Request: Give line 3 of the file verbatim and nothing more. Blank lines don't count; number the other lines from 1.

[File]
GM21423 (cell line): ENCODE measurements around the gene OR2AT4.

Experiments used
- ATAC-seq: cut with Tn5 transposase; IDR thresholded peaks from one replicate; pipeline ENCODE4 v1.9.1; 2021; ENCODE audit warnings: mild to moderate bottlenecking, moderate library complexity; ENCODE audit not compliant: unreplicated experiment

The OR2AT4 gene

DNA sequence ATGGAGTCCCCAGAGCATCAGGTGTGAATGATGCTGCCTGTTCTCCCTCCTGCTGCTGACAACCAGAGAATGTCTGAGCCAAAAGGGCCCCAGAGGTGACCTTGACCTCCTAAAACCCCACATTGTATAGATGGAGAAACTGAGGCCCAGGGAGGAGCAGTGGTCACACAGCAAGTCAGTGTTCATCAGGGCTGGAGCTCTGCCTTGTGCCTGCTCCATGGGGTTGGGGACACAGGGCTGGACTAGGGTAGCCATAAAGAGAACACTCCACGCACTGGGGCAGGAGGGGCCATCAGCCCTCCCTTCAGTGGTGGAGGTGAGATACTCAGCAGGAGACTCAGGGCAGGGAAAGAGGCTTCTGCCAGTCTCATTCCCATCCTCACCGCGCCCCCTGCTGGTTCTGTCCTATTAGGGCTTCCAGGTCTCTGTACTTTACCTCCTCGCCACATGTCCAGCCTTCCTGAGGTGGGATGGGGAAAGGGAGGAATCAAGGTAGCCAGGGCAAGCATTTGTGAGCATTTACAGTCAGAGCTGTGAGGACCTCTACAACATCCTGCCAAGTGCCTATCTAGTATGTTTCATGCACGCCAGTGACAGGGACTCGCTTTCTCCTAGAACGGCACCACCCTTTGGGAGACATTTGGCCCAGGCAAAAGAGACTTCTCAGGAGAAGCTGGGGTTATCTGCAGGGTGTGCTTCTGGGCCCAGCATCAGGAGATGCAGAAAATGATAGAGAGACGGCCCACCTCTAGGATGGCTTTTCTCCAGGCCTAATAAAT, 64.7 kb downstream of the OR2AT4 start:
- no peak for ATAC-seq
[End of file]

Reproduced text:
- ATAC-seq: cut with Tn5 transposase; IDR thresholded peaks from one replicate; pipeline ENCODE4 v1.9.1; 2021; ENCODE audit warnings: mild to moderate bottlenecking, moderate library complexity; ENCODE audit not compliant: unreplicated experiment